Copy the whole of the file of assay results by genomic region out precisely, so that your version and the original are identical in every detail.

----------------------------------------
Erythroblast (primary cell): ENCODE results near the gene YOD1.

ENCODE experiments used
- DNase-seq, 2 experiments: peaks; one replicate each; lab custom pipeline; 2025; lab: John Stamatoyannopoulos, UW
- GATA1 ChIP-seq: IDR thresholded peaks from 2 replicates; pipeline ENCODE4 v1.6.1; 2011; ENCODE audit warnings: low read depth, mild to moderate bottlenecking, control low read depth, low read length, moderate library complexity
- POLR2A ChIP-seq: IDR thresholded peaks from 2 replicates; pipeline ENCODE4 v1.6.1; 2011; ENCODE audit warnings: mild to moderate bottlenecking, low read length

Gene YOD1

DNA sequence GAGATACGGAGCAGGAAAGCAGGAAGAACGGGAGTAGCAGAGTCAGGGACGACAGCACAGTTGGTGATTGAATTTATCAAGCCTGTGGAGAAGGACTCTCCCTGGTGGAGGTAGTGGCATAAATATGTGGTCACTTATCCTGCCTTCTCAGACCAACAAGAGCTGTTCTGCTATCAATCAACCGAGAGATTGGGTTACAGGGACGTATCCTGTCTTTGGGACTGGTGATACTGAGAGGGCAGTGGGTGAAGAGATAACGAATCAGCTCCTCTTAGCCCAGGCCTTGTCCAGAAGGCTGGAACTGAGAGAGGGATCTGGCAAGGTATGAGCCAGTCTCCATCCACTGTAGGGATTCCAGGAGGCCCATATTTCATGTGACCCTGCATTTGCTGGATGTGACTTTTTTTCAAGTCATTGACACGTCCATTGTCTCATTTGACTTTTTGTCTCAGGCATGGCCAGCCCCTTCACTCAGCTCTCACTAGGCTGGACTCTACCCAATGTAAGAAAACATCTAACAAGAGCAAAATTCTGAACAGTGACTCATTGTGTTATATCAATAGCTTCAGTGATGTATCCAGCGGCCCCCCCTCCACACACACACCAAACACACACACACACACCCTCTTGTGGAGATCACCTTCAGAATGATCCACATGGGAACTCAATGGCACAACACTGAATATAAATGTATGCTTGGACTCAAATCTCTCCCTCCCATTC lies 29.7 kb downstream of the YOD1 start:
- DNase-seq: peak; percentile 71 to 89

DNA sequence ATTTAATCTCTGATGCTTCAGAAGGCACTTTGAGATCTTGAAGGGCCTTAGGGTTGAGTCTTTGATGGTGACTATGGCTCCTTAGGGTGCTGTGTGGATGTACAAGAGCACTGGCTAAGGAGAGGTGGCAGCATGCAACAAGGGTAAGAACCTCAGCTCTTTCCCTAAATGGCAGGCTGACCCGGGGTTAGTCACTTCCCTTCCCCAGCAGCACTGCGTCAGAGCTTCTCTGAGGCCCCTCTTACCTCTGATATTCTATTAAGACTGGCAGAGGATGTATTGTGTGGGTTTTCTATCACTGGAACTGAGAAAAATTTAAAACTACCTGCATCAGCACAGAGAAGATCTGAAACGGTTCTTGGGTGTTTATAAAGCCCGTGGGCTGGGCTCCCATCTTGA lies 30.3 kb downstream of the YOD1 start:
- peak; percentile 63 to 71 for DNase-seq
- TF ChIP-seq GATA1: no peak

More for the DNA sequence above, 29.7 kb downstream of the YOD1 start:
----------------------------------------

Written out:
Erythroblast (primary cell): ENCODE results near the gene YOD1.

ENCODE experiments used
- DNase-seq, 2 experiments: peaks; one replicate each; lab custom pipeline; 2025; lab: John Stamatoyannopoulos, UW
- GATA1 ChIP-seq: IDR thresholded peaks from 2 replicates; pipeline ENCODE4 v1.6.1; 2011; ENCODE audit warnings: low read depth, mild to moderate bottlenecking, control low read depth, low read length, moderate library complexity
- POLR2A ChIP-seq: IDR thresholded peaks from 2 replicates; pipeline ENCODE4 v1.6.1; 2011; ENCODE audit warnings: mild to moderate bottlenecking, low read length

Gene YOD1

DNA sequence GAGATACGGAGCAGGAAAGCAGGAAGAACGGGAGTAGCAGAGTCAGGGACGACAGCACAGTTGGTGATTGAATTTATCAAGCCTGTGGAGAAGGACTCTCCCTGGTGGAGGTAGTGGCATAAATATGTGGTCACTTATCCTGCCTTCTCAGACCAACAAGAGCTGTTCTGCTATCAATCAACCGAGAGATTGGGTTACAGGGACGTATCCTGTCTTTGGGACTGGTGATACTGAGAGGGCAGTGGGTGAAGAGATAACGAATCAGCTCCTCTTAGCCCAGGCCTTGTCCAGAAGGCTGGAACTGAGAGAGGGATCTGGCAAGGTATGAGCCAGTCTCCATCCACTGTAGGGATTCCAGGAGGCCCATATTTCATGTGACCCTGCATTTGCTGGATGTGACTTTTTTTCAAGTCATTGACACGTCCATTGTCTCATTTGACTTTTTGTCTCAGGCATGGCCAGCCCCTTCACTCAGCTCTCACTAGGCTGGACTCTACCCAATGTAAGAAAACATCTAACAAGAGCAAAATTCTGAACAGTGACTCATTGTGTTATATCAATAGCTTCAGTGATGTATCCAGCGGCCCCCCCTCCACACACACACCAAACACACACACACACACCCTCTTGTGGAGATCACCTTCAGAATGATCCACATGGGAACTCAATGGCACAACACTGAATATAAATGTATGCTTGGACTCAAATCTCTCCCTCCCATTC lies 29.7 kb downstream of the YOD1 start:
- DNase-seq: peak; percentile 71 to 89

DNA sequence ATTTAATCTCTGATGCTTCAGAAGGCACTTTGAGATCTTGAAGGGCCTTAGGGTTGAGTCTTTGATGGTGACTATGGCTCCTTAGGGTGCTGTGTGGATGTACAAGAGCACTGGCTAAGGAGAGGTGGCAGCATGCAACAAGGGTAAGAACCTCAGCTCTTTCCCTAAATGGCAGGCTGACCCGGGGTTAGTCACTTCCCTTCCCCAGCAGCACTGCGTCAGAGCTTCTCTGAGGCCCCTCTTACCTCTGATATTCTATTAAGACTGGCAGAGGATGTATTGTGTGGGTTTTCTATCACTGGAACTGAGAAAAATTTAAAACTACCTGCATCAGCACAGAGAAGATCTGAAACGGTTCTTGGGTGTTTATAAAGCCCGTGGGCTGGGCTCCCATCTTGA lies 30.3 kb downstream of the YOD1 start:
- peak; percentile 63 to 71 for DNase-seq
- TF ChIP-seq GATA1: no peak

More for the DNA sequence above, 29.7 kb downstream of the YOD1 start: